In the same way that you need to be aware of pet activity, your exterior paint prep project will require you to keep shrubs and plants in mind as well. Cleaning paint debris out of bushes is no fun, so use a lightweight canvas tarp to cover up flower beds and shrubbery. But plan on removing the protective covering at the end of each day so that you won't risk killing off the plants you're trying to protect. As you place your ladders and drop cloths, keep an eye open for delicate plants or flowers. Avoid them if possible or if they're fragile, consider relocating them into temporary pots. And definitely protect any water features such as koi ponds or waterfalls. A little bit of preplanning can save lots of aggravation and repairs down the road.
Glossy finish paints also may be a logical choice where an exterior will need to be washed frequently, such as in a climate where wind-blown dust is a problem, or in a home where active kids may soil the siding. But the reflective shininess will also spotlight every bump and imperfection, so for most people, they are not a good choice for large areas of the siding.  House Painting Thornton

One trick to exterior paint prep is learning to always keep one eye on the weather. Check out a map of cold weather areas and if vapor barriers are needed. Rain can shut down an exterior paint job, but there are other aspects of the climate to consider as well. For example, many caulks and paints have a limited range of working temperatures. Too hot or too cold, and they will cure slowly or not at all. Read their labels to be sure you won't have trouble. And if you made the mistake of storing paint in your garage during a winter freeze, see Using Frozen Paint to find out if your materials are still good.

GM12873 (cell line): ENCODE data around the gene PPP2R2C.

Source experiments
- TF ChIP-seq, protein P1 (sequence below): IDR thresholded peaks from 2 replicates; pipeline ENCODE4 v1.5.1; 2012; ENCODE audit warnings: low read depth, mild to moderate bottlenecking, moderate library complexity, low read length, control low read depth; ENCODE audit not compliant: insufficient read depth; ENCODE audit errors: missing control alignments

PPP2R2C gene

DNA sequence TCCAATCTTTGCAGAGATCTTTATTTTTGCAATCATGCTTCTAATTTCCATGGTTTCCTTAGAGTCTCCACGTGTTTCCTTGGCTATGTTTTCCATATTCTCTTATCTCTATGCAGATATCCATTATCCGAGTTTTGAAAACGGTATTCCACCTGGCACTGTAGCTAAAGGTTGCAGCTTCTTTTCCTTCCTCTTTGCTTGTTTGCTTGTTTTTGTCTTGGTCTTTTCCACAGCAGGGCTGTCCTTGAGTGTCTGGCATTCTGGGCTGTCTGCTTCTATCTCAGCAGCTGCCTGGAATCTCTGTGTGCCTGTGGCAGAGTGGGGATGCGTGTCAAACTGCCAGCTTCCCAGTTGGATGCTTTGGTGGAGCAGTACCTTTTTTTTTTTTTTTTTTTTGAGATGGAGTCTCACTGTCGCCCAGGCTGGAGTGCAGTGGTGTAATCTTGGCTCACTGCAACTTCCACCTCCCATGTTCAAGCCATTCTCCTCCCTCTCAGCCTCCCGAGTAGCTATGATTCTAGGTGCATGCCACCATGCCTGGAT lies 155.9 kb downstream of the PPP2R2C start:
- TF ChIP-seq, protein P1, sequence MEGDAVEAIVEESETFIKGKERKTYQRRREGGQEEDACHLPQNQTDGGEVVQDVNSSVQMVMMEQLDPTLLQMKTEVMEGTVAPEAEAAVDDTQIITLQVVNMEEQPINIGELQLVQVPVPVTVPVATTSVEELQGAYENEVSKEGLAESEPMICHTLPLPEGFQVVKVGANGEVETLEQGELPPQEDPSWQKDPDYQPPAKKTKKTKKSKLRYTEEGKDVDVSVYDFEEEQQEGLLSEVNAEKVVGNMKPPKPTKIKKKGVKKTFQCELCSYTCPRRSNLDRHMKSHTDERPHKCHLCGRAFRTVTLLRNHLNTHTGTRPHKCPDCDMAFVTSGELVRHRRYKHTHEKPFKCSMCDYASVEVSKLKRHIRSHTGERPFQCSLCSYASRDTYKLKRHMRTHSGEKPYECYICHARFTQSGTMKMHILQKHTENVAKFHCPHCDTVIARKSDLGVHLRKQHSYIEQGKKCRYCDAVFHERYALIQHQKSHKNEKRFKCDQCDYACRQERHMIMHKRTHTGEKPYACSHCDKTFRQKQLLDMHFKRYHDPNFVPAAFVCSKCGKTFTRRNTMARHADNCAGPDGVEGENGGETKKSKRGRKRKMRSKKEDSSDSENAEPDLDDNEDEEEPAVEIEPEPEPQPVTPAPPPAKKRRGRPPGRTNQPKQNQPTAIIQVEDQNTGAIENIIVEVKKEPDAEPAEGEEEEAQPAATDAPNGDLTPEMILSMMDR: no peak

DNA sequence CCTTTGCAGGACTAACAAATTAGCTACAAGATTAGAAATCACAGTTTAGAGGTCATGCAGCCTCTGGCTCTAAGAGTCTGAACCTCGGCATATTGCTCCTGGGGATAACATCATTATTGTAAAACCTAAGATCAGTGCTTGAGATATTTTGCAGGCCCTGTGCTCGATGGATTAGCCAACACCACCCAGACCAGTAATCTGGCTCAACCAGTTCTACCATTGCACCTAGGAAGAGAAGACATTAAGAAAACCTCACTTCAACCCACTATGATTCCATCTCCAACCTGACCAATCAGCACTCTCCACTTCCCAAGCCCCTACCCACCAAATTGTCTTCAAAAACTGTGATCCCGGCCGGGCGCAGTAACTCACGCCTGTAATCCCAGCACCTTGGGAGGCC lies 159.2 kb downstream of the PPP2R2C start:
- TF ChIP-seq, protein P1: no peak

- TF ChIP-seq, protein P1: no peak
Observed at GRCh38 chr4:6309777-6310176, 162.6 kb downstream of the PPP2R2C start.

The secret of a good paint job is that most of the hard work is done before a brush ever hits the building. Painting a poorly prepped surface will only result in disappointment, while quality pre-paint work pays huge dividends. So armed with the knowledge that preparation is king when it comes to painting, here are 10 tips to help your exterior paint prep projects go faster, look better and cost less.
Staining a deck costs $540 to $1,000. Covered porches might hit $2,000. Consider negotiating the price a bit lower by combining it with a full exterior job. Painting handrails can run anywhere from $1 to $2 per linear foot, depending on whether it’s wood, metal or some other material. Although you might think this is an easy $30 to $100 job, most painters charge a minimum fee regardless of the size of the project. You’ll probably end up paying at least $150. Thornton House Painting

There have been instances of unscrupulous individuals pouring inexpensive paint into expensive paint buckets and overcharging customers. Make sure you have your painting contractor write exactly what type of paint products will be used to complete the job. Also, if you specify a brand, include that and the exact shade. It may seem silly, but making sure all of this is in writing will save you from misunderstandings and unnecessary obstacles to finishing your renovation. Thornton House Painters